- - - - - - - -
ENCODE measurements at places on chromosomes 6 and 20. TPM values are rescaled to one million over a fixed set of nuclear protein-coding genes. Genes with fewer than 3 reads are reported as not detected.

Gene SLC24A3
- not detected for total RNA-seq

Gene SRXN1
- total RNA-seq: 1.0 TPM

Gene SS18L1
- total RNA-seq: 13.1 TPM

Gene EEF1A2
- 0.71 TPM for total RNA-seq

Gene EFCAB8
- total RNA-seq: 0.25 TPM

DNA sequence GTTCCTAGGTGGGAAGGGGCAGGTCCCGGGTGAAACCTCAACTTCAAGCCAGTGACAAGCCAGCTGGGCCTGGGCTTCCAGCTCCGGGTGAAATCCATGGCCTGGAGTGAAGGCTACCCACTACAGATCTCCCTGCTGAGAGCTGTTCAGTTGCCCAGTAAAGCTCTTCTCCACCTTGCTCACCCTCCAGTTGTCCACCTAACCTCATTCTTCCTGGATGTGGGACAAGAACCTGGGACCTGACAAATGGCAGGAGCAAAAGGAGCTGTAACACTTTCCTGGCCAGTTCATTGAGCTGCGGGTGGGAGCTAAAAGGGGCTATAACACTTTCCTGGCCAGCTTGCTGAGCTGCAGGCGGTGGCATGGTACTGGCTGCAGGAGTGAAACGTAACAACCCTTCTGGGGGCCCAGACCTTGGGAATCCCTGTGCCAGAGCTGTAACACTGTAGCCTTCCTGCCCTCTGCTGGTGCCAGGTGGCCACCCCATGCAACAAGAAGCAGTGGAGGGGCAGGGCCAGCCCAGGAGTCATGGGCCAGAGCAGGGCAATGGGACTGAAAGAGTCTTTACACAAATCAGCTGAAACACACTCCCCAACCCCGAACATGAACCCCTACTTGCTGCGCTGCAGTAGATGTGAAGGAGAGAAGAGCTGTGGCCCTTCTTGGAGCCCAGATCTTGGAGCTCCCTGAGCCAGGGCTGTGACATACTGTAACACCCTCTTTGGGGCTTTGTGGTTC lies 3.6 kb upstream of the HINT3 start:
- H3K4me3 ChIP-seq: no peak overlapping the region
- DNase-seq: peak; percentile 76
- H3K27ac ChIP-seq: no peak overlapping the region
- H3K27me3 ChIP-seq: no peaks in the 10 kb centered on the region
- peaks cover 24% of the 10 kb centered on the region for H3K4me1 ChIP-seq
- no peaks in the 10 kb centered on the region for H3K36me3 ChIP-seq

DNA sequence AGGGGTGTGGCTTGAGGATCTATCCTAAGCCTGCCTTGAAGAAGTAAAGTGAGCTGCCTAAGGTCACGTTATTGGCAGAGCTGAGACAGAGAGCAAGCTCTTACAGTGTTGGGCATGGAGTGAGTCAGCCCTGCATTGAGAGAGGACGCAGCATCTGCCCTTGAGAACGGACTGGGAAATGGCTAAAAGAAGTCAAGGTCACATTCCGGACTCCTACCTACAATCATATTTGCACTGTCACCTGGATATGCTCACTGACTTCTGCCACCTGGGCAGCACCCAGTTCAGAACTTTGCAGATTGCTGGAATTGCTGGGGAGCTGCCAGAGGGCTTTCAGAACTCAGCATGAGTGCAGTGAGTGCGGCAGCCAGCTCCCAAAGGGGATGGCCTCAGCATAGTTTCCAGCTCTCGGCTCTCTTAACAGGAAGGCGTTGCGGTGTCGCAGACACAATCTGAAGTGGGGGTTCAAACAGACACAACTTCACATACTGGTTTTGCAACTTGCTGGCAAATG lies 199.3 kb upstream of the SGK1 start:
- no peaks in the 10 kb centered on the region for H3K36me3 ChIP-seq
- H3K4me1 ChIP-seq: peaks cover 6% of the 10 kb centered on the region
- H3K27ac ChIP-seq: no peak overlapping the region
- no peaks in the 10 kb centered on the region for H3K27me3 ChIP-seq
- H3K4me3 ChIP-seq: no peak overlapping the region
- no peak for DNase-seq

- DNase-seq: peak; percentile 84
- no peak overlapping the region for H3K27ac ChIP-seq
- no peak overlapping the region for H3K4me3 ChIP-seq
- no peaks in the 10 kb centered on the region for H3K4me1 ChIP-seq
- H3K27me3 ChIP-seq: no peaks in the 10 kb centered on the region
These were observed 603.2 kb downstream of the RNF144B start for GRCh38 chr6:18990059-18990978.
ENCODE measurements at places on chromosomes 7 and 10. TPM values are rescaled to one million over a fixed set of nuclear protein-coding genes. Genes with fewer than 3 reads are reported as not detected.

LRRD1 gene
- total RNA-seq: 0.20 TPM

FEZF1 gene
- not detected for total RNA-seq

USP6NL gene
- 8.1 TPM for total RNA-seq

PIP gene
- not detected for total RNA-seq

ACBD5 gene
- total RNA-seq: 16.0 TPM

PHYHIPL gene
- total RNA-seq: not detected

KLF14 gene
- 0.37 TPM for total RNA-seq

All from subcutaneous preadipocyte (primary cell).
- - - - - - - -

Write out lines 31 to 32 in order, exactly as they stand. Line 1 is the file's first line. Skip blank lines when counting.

These were observed 603.2 kb downstream of the RNF144B start for GRCh38 chr6:18990059-18990978.
ENCODE measurements at places on chromosomes 7 and 10. TPM values are rescaled to one million over a fixed set of nuclear protein-coding genes. Genes with fewer than 3 reads are reported as not detected.